This section will introduce you to the origins of the World Wide Web, in addition to the fundamentals of web operation. Please review the articles and key terms which follow:
The "Internet" and the "World Wide Web" are not synonymous. Although the two terms are often used interchangeably, they actually describe two discrete functions. While the Internet acts as a facilitator for the exchange of information, the web itself contains merely one type of information which can be transported over the Net.
The web is a collection of interlinked documents written in a common format known as hypertext markup language, or HTML. Individuals can use personal computers to gain access to the web via the Internet, by using clients known as web browsers. The most common web browsers in use today are Netscape's Navigator and Microsoft's Internet Explorer. A user can locate a particular HTML document, or web page, by entering its address, or URL, into the web browser.
A Uniform Resource Locator, or URL, consists of an Internet Protocol prefix, generally HTTP, and an Internet domain name, as well as any file or folder names which refer to a specific document location. Take a moment to look at the URL for the current page. The URL tells you that this page is in the "cyber.law.harvard.edu" domain, in the directory "property," in the folder "introtech," and that the name of the document itself is "webworks.html."
When an individual "calls up" a URL through his web browser, the web browser first has to resolve the address it has been given. In this case, your web browser will first look for the computer which stores information on the ".edu" domain. The domain name system is structured as a hierarchy of names, and .edu is what is referred to as a gTLD, a generic top level domain name. A second level domain name consists of a top level domain name, with another name preceding it, separated by a dot. For example, "harvard.edu" is a second level domain name. The more "dots" which precede the top level domain name, the further the hierarchy is stretched. In the case of the fourth level domain name "cyber.law.harvard.edu", your browser will first "ask" the computer containing the ".edu" registry where "harvard" can be found. Having located "harvard," the browser will ask the directory at "harvard" where "law" can be found, and so on, until it reaches the location you have requested. The browser then requests this information from the computer on which it is stored, and the information is sent back to the web browser, which displays it on your screen.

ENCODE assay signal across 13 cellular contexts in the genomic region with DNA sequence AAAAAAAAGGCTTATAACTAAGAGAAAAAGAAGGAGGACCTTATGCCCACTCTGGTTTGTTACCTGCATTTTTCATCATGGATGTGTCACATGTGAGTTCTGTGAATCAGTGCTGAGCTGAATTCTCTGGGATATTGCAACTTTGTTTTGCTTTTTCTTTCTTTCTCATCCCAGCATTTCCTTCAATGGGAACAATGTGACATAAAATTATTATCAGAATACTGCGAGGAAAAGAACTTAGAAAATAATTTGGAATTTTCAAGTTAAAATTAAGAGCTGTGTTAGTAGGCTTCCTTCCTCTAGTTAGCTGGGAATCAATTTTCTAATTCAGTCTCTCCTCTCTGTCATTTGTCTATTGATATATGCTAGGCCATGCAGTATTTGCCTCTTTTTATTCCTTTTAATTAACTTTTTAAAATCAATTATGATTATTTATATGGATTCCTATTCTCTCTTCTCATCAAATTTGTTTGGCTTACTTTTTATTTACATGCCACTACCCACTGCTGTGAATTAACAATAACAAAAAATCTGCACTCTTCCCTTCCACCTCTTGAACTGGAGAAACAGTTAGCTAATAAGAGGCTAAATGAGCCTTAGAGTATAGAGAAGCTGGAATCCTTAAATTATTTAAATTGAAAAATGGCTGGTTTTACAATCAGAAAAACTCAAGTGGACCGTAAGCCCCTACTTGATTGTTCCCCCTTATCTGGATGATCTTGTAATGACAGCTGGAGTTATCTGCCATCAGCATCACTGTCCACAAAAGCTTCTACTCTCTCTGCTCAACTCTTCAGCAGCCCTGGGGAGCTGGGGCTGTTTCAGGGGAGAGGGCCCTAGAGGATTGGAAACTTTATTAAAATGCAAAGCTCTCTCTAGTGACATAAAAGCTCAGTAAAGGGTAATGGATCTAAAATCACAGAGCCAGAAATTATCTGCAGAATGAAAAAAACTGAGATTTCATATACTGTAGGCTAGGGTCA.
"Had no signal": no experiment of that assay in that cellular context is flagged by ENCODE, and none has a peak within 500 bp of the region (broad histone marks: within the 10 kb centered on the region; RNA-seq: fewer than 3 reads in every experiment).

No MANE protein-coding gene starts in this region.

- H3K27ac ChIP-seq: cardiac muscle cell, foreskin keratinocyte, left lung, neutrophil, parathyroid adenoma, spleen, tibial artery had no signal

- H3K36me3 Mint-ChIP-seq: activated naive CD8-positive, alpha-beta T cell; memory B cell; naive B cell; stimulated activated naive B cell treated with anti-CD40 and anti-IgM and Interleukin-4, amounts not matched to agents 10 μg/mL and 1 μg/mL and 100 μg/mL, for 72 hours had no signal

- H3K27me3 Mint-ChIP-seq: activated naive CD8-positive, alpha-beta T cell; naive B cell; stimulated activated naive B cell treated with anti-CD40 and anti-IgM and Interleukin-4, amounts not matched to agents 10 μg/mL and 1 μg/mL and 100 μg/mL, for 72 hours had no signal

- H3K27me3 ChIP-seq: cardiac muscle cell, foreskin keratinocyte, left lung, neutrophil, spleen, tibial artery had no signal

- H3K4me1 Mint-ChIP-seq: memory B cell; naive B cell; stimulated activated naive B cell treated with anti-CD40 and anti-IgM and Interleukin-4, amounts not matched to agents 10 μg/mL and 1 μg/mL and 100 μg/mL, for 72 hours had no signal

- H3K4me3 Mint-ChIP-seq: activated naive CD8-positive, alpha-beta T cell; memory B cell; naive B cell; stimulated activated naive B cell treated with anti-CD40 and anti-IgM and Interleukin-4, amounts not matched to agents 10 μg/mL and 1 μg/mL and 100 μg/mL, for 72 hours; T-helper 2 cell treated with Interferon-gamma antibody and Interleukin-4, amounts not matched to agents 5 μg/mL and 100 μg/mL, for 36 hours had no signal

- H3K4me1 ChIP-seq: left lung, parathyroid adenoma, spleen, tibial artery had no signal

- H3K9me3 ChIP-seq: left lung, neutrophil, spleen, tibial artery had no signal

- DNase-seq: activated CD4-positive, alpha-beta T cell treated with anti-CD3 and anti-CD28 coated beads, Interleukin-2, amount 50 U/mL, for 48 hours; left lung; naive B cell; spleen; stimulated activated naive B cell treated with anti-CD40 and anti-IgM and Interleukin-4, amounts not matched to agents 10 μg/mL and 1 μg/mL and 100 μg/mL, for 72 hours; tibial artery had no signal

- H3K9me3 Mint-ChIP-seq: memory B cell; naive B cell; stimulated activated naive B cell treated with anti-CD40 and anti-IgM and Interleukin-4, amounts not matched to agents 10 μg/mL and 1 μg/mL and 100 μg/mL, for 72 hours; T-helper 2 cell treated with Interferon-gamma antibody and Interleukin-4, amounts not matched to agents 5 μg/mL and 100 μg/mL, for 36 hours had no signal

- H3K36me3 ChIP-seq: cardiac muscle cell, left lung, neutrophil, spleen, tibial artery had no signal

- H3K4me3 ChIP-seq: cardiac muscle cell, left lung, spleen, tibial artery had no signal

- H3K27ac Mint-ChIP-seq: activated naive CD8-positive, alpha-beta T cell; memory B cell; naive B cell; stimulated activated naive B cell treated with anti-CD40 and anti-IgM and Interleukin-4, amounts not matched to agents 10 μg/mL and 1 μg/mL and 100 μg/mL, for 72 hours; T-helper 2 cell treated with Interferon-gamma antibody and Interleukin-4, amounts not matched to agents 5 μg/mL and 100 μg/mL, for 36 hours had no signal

In addition to entering a URL directly into a web browser, search engines and directories are available to assist individuals in sorting through the millions of web pages accessible from the web. The very popular Yahoo! is an example of a web directory. Common search engines include AltaVista, Excite, and WebCrawler, among others. There are also search engines designed to search for information on specific topics, such as GOVBOT which searches for government documents, and there are search engines designed to search multiple search engines at once, sometimes called "meta-searchers".
Search engines use several methods for obtaining information on particular sites on the web. One of the most common tools is the use of a spider which "crawls" across the web recording incidences of search terms occurring in documents. This information, in turn, assists search engine administrators in classifying documents. No two search engines are likely to produce identical results for the same search query because of the differing methods employed by administrators in gathering and classifying information about specific web sites.
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Created by Jocelyn
Feedback? Mail to: jdabeau
Last modified 2-22-99
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